BUFFALO, N.Y. (WIVB) — Sabres general manager and Clarence native Kevyn Adams shared the sentiment of the youngest players on his roster in processing the magnitude a devastating winter storm that pummeled Western New York over the weekend.
“I’ve never seen anything like it,” Adams said before the Sabres took the ice at KeyBank Center for the first time in a week, ahead of Thursday night’s game against the Detroit Red Wings.
“It just breaks your heart for people that ended up, whether it was in cars, or stranded, in a really bad spot,” Adams said about a blizzard that has killed at least 40 people. “That’s where perspective comes into play. We get to get up every day and do this for a living. And we need to make sure, and you always remember, how lucky we are. And the first responders and essential workers, what people were doing to even try to allow us to be there today, is pretty remarkable.”
The Buffalo Sabres Foundation on Thursday announced a $50,000 donation for blizzard relief. The funds will aid five organizations providing critical relief in affected areas: Buffalo City Mission, Eight Days of Hope, FeedMore WNY, Friends of Night People, Salvation Army of Buffalo.
“We are committed to doing our part in helping Western New York citizens, many of whom rely on these organizations for support, recover from this storm. We are grateful for the efforts of our first responders and heartbroken for those we have lost,” said Rich Jureller, president of the Buffalo Sabres Foundation, in a news release.
The storm and its aftermath postponed two Sabres games, a home date last Thursday against the Lightning that will now be played March 4, and Tuesday’s game at Columbus that has not yet been rescheduled. The Sabres also weren’t able to get together for team practice before Thursday’s morning skate, extending the NHL’s mandated holiday break from three days to a week.
“Extremely difficult circumstances, but we’re definitely excited to play,” said Sabres captain Kyle Okposo, who gathered a group of eight players to skate at Northtown Center in Amherst on Wednesday. “In saying that, as an overall scope and human being, I just want to offer my condolences to everybody who lost their lives in the storm.”
Okposo compared the winter storm to a tornado that ravaged his hometown of St. Paul, Minnesota when he was young.
“It was horrific,” Okposo said. “It was terrifying at times. And I can’t imagine those families, or people that lost loved ones.”
Sabres coach Don Granato, a Chicago native, called it “a surreal experience” watching the storm unfold from his downtown Buffalo residence.
“This is a life-and-death situation for many, and you’re grateful you’re not in that,” Granato said. “Very mindful that there was a lot of people that didn’t come out of this unscathed. And our thoughts and prayers are with those that weren’t so fortunate in this.”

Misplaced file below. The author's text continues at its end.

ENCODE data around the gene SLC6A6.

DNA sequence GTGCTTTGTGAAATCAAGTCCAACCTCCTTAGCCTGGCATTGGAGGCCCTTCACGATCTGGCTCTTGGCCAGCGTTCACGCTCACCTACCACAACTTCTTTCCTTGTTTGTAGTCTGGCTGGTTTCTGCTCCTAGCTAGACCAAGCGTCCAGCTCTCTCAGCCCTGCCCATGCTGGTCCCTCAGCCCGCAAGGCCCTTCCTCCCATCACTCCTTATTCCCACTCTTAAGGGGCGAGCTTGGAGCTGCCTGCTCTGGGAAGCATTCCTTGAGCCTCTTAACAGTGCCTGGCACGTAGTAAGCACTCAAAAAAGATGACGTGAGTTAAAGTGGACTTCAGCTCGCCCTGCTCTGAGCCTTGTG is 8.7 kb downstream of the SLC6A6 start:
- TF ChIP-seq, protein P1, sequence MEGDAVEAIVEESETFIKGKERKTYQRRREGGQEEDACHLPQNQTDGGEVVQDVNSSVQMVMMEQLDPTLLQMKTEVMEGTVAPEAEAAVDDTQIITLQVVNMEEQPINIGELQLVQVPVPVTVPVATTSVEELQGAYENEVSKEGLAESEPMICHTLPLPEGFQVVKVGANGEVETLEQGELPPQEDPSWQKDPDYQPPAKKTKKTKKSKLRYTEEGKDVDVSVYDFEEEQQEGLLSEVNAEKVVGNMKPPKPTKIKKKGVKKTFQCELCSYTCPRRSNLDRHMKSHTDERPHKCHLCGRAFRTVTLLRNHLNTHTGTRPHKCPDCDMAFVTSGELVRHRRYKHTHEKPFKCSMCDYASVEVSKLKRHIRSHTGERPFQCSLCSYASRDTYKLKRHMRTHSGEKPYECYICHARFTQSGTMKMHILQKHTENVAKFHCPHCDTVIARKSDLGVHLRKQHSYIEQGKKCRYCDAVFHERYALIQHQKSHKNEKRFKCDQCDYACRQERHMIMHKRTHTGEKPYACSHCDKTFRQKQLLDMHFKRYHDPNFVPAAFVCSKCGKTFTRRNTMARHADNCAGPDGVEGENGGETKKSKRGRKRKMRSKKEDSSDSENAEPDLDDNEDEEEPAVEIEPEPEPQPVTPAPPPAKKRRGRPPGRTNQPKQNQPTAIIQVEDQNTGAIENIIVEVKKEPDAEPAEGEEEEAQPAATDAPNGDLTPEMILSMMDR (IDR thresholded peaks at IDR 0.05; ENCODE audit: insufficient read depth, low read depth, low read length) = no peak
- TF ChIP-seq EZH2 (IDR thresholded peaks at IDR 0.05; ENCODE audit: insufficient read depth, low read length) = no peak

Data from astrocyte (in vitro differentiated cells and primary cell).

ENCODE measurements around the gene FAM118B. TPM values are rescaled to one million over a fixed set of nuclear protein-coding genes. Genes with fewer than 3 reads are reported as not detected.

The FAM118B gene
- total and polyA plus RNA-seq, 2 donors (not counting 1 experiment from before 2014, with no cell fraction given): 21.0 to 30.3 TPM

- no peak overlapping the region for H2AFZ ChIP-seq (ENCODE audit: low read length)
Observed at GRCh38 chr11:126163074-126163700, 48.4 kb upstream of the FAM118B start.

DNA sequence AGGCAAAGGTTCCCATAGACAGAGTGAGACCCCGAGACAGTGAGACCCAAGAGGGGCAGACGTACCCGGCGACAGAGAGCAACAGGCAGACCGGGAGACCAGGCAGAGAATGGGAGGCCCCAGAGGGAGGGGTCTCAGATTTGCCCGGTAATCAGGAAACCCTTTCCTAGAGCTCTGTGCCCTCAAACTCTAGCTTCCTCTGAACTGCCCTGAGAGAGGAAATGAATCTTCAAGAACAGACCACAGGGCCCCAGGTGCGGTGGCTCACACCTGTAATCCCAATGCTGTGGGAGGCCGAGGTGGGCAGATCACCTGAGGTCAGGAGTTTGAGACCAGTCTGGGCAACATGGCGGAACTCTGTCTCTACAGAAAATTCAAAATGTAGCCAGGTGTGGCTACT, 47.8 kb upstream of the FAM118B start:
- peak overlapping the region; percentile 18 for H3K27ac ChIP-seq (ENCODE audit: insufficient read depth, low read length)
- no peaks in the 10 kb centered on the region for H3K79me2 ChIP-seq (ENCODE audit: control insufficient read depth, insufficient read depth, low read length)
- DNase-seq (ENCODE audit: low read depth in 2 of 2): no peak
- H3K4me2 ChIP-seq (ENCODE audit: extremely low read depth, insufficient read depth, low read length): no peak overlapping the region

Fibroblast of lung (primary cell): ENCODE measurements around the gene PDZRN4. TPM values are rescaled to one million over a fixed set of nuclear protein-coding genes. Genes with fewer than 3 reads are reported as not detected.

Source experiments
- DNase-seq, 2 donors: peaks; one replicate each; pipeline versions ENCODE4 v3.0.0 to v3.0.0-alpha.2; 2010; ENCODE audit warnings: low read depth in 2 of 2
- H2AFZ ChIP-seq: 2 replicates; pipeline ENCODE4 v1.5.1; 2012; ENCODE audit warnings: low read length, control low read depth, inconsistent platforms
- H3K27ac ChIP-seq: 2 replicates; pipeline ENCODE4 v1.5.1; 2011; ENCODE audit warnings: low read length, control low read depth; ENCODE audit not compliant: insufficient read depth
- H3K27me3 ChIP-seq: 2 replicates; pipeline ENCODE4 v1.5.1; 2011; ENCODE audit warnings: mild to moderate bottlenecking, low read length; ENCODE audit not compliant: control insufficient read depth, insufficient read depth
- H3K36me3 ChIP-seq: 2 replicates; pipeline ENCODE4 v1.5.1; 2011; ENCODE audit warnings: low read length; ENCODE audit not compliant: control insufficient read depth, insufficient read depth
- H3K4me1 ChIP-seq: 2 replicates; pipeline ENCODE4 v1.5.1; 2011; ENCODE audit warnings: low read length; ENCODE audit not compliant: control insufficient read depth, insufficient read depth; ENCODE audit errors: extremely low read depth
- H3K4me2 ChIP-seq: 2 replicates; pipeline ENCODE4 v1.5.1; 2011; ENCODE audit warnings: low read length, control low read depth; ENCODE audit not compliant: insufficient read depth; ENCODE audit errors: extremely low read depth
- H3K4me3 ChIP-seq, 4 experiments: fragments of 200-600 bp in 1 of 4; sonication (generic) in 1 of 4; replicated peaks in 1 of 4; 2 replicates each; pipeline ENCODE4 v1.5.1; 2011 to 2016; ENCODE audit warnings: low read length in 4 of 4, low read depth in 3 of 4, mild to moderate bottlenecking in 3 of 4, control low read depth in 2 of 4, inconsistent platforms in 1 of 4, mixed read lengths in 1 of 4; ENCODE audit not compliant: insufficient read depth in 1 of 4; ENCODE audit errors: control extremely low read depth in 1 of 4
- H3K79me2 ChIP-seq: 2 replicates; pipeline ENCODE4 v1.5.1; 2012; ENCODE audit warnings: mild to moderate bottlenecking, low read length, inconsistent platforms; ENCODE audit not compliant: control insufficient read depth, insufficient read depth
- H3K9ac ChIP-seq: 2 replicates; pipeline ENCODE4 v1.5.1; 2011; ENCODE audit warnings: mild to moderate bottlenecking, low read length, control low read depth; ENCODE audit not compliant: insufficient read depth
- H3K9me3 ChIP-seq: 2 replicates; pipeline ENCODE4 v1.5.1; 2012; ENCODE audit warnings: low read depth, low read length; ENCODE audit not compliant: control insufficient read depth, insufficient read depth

Most of the Sabres remained in Buffalo during the storm. Some lost electricity, including Rasmus Dahlin, who relocated to a nearby hotel with his family from Sweden, and Dylan Cozens, who weathered a power outage lasting nearly two days.
“Even being from the Yukon, I’ve never seen a storm with winds like that,” said Cozens, who posted an Instagram video of his brother running through the squall in his yard. “Just a consistent video for that many days. Nothing quite like that.”
A few players went home for Christmas before the storm hit Buffalo. One of them, Casey Mittelstadt, wound up spending a day in Columbus after traveling from Minnesota before learning that Tuesday’s game had been postponed.
When Mittelstadt turned on his phone after the flight took off, he discovered “like 30 messages telling me not to get on the plane and the game just got canceled. About five minutes earlier, I probably would’ve stayed in Minnesota,” he said.
After “kind of a nice night alone” in Columbus watching the World Juniors tournament, MIttelstadt drove a rental car to Buffalo and was able to walk to HarborCenter to skate with some teammates on Tuesday.
Bringing a season-best four-game win streak into their first home game in 16 days, the Sabres are eager to perform in front of a fanbase digging itself out from a winter storm for the ages.
“Sports is a big part of our culture, big part of our communities,” Granato said. “I know our guys are very, very proud to be Buffalo Sabres. And they’ll be very proud to step on that ice for more than just themselves. I think that’s the greatest thing about being in Buffalo, working for the Sabres, being part of the Sabres. You really do feel like you’re connected with the history that this team has brought to the community. …
“You wind all that together, you watch that snow and storm come in, you go through it, and you’re even more proud to be part of Buffalo.”